Ah, Spring Break.
That temporary respite from the daily grind of wake up, go to school, come home, do homework, go to bed, rinse, repeat. The impulse over spring break may be to just let it all hang out. Zone out in front of the TV and marathon Pretty Little Liars or The Walking Dead; sleep til 3 in the afternoon, swig some orange juice right from the container, and go back to bed.
For parents, you may think your kid has BECOME The Walking Dead. But listen up students (and parents), it’s important to try to resist the desire to become a zombie over Spring Break, no matter how tempting it is. Remember folks, college is just around the corner, and every year of high school is important. Spring Break is actually a great opportunity to get ahead on those college applications and start preparing early.
And here are four things you can do to use your non-zombie -like Spring Break wisely:
1) Visit Schools
If you’re a sophomore or junior or even a senior, Spring Break is a great time to go visit colleges. In some ways it’s an even better time than the summer to visit schools, because most college spring breaks aren’t at the same time as high school break. And that means you’ll be able to see the campus in ACTION, while students are milling around, doing their thing. So pick a few schools that aren’t too far from one another, and plan a road trip or a plane trip and do it up. Get a feel for the campus, go on tours of the school, see if you can sit it on a class or two, check out the dorms, and explore the college town to see how you feel there.
2) Plan for Summer Activities
You may be thinking, Summer break? But it’s not even spring break yet! Trust us, just go with it. Over the next few months you are gonna be soooo busy with schoolwork and finals that you are not gonna have ANY time to think about the summer, and before you know it, it will be end of June and you will have nothing lined up.
Why is this a big deal?
Colleges want to see that you’ve been taking personal initiative to develop leadership experiences, extracurriculars, and passions… and the best time to do this is the SUMMER. Summer is a great opportunity to take some control over your time, develop interesting (and essay-worthy) experiences, and do what is really interesting to you. And keep in mind, colleges are all about depth, not breadth. Taking one major interest and exploring the crap out of it is better than having a lot of experiences that are less meaningful. So start looking into, and planning, what you can do to nurture your deep interests. These may be established activities (summer job, volunteering, summer programs), or you may want to come up with something on your own. By giving yourself meaningful experiences that are deep and personal, you’ll have plenty of stories to choose from for your college resume, essays, and interviews.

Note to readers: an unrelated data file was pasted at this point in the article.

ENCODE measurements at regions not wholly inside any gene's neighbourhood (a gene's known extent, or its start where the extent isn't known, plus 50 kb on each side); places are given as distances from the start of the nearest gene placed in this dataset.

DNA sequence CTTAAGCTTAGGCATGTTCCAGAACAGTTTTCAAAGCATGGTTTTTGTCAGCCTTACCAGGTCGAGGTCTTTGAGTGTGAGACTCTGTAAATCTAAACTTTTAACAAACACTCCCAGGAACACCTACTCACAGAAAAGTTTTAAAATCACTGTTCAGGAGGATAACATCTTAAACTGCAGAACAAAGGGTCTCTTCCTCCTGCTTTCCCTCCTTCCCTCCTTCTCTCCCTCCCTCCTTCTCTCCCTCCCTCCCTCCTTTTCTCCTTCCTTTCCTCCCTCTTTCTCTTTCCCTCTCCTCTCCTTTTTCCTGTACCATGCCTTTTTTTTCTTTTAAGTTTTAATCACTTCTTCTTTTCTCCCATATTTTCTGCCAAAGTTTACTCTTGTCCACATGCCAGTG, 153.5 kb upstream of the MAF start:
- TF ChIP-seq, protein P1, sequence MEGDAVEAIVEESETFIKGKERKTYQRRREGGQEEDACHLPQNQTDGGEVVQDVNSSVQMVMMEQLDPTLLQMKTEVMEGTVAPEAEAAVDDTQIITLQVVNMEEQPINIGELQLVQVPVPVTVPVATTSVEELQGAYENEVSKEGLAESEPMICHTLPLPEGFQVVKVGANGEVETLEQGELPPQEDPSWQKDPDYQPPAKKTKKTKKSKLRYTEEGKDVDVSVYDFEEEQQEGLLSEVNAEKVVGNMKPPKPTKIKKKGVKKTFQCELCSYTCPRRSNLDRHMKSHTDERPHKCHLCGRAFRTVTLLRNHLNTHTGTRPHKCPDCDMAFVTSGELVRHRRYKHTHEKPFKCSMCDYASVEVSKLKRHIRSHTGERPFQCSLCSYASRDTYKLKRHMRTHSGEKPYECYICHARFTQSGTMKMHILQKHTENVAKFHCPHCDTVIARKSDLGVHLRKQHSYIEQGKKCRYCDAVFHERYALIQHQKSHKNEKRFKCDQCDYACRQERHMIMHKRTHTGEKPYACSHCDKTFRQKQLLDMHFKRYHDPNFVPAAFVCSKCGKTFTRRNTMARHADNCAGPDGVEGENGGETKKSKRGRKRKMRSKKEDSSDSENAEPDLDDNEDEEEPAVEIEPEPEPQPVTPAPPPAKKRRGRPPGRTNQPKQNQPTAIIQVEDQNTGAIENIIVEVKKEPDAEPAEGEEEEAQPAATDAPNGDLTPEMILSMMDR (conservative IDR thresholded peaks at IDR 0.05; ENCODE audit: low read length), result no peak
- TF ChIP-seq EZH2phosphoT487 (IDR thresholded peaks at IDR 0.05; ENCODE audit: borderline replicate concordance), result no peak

And for those 6th-8th grade parents out there: as you’re planning out your student’s summer, encourage them to try new activities, or to develop a skill they really want to pursue. Don’t feel pressured into programs that are focused solely on academics. Sports, arts, even just totally fun-focused summer camps, are a great opportunity for your student to explore their interests and gain confidence in themselves. All of these things, if nurtured properly, can help them develop leadership skills now and in the future. And that will make summer planning in high school go a lot more smoothly.
Apart from planning activities for the summer, start thinking about making a list for the summer of books you’d like to read. More and more colleges are asking for a list of books you’ve read recently, and they mean books YOU chose, not books for school. So get on that, too. (We have some ideas.)
3) Get on top of spring test prep
Now, we don’t mean you have to visit colleges, plan the summer, AND study for all your tests over spring break. That would be crazy town. But before you know it, the school year will be winding down and you’ll be face to face with Mr. AP Calc and Ms. Advanced Chem Final and Senor SAT II Spanish. So get on top of your plan for studying. Decide which SAT IIs you’re gonna take. Register for the tests. Know when the dates are. Mark them on your calendar. Buy test prep books or enroll in a prep course or look into getting a tutor. Figure out your study plan and goals for the next few months. Being on top of it now is gonna do wonders for your scores and your stress level.
4) Get those literary juices flowing
Do some reading for pleasure to help you relax. And do some informal, personal writing. Start a daily journal to record your thoughts and experiences every day. Not only will it help you start gearing up for college essays, but writing a little bit every day helps to improve your writing skills, period. We’re talking about a skill that’s gonna follow you your whole life long. So start claiming it as your own now.
So if you start planning early and do these four things over spring break, you’ll be better prepared to tackle those college apps. But more importantly, you’ll have seriously contributed to your own personal growth….as a non-zomboid human being. Don’t forget, the race for college admissions is a marathon, not a sprint. You can’t cram together a successful application a few weeks before it’s due. You need to prepare, train hard, and develop your skills and experiences – as we say, the best way to get ahead is get a head start. We’re here to help. Get at us.